Though most of these reissues are replete with bells and whistles — extra tracks, remastering, super-duper deluxe editions, hot-and-cold runnning water — a few are of the no-nonsense refresher-course variety. All worth perusing and considering, however, to some degree.
1) Elvis Costello - My Aim Is True (Extra Tracks, Deluxe Edition, Original Recording Remastered)
Okay, we’ve had Columbia, Ryko, Rhino, a single disc edition of My Aim is True in a Digipak and now this release — so there may be nothing essential for everybody here, but then again it does include session out-takes, demos and live material, with 26 tracks previously unreleased, and the complete Live at the Nashville Rooms, August 7, 1977 concert recording, one of the Attraction’s earliest shows (and the appeal for me). Then there’s the main Aim itself: It’s more pub than punk, and pre-Attractions with pre- above-the-fold News. It has plenty of bite without the all-out venom of This Year’s Model, pervasive pop smarts without the richly-layered propelled-pop production of Armed Forces, and is rough-edged without the raw immediacy of Get Happy. But with such songs as the perversely poignant “Alison,“ and the spittle-in-the-grooves tracks like “Welcome to the Working Week,” “Miracle Man,“ and “I’m Not Angry,” Elvis Costello’s My Aim Is True remains a classic of balladry and bristle, making it one of the best debut albums in the history of, um, debut albums. Now with the added attractions. And Attractions.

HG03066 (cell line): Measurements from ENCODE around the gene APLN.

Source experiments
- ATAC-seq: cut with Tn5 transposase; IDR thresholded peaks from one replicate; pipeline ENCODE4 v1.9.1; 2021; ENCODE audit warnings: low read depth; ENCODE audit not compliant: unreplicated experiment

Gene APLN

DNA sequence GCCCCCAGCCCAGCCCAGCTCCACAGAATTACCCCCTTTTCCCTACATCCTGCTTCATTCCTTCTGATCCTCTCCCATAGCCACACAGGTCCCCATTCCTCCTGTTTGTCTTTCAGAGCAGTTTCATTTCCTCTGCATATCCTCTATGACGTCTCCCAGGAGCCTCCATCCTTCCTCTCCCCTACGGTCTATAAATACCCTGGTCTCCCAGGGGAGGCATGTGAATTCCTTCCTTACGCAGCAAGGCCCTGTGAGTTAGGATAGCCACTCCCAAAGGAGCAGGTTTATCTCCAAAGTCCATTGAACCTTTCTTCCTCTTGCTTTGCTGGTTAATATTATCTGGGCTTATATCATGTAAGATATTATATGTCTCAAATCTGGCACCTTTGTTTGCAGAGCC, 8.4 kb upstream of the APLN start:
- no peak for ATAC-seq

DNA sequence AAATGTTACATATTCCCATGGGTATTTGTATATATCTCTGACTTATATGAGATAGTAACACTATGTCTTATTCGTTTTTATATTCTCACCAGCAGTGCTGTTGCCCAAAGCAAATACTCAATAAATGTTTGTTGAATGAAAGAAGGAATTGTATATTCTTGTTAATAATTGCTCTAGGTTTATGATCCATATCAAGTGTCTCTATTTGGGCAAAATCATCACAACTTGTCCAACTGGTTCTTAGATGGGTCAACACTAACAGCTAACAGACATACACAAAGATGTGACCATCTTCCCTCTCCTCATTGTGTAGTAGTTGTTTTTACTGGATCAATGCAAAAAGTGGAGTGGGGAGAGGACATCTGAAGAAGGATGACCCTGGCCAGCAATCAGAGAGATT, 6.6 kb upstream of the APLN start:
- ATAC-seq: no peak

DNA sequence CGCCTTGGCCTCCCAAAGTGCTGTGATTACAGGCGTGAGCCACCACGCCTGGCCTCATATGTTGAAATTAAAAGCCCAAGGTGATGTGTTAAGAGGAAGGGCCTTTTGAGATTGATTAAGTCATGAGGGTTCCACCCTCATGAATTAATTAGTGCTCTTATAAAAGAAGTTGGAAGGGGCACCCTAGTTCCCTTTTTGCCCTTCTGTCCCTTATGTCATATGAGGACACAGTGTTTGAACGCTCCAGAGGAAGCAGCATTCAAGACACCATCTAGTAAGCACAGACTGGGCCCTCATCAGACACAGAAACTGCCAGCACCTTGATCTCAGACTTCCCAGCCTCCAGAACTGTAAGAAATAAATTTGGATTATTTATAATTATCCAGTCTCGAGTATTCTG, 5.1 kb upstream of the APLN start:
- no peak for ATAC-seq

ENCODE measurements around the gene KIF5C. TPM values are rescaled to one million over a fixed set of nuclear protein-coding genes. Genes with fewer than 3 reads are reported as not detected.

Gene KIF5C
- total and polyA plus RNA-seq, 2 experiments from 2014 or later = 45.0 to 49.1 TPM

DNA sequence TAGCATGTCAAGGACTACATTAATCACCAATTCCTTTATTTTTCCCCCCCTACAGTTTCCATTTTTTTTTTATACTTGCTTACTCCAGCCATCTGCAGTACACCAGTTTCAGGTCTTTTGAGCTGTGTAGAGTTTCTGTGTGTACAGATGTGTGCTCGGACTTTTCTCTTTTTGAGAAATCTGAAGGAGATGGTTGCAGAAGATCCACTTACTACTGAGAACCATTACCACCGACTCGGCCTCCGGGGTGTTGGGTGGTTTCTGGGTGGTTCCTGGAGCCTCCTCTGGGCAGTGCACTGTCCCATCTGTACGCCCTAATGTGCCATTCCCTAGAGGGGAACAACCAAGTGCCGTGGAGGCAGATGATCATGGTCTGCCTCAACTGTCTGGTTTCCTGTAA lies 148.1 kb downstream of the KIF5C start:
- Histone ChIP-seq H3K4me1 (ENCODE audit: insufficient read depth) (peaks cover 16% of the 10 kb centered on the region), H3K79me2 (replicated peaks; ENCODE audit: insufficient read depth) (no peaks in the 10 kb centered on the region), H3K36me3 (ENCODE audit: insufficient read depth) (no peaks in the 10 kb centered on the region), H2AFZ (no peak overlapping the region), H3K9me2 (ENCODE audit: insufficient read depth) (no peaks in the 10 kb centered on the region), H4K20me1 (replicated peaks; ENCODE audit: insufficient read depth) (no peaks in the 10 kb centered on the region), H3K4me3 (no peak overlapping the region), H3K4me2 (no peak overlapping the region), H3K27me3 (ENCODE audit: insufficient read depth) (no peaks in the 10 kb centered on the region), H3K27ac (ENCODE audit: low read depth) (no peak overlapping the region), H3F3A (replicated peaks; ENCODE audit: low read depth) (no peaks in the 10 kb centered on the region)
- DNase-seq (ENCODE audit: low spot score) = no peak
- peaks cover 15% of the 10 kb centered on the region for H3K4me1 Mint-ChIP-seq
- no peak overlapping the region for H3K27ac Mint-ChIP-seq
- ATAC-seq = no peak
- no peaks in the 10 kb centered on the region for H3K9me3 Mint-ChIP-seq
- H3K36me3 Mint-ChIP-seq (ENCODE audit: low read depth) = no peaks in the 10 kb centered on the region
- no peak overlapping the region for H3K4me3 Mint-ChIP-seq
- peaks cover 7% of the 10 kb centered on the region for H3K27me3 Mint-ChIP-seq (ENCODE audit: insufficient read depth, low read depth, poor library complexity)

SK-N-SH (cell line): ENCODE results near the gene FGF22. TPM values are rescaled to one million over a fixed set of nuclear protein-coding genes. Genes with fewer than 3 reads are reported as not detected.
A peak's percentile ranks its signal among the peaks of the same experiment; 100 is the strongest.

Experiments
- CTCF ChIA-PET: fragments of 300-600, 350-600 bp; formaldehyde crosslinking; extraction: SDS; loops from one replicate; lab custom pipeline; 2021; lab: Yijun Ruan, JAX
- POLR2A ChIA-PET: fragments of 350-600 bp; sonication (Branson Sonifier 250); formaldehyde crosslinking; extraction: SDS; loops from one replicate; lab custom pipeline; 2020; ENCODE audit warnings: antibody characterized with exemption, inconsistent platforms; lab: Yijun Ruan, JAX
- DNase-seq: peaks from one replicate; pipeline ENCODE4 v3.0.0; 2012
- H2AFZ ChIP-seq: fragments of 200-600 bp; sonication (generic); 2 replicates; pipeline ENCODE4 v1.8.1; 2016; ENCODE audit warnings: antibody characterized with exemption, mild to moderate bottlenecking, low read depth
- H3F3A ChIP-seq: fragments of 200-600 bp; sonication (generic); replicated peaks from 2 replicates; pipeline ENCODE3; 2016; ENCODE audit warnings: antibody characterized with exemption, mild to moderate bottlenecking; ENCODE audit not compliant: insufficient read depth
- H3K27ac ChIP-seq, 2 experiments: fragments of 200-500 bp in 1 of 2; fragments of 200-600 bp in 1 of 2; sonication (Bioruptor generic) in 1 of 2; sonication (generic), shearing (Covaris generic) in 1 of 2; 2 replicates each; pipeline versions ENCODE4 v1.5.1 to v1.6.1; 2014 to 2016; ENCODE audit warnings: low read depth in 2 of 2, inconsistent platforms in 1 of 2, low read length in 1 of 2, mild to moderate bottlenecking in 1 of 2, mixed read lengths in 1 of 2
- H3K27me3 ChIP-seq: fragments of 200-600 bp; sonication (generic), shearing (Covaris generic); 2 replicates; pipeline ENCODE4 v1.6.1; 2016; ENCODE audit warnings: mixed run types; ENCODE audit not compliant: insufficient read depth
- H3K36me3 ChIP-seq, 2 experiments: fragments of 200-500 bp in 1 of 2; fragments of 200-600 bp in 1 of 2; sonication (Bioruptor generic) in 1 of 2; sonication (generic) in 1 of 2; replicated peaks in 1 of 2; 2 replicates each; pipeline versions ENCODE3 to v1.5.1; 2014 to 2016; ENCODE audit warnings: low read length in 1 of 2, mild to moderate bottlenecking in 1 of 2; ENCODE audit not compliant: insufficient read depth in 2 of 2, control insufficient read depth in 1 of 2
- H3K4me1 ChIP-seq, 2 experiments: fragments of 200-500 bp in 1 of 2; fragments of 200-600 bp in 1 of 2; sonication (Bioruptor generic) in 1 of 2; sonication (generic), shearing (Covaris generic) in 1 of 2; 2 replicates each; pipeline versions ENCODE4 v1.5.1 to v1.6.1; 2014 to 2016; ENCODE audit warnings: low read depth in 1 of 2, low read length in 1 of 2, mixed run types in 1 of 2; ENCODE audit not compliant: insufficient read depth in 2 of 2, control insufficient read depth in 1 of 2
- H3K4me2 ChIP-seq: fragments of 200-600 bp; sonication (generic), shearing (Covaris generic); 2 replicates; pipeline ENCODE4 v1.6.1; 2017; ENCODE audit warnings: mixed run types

2) Warren Zevon - Stand in the Fire (Original Recording Remastered)
You’ll enjoy every sandwich listening to this ferocious and fiery concert album — one of the best live albums ever — filled with fervor and fun, amassed with cherry-picked cuts (“The dog ate the part we didn’t like,” states the liner notes). With Stand Zevon was at a peak performance level, trailing clouds of big-hit glory with radio staples like “Werewolves Of London” and “Excitable Boy,” and garnering critical kudos for such albums as a self-titled 1976 release and Bad Luck Streak in Dancing School. Zevon proves himself a commanding, expressive performer, and a strong personality adept not only at striking up the band but in revving up the crowd. At one point in the often gruesome “Excitable Boy,” during the point when our highly-strung titular psycho “dug up her grave and built a cage with her bones,” a blood-curdling Hollywood-style scream, off in the background, can be heard — right on cue. Send lawyers, guns, and money — the defecation has hit the oscillation!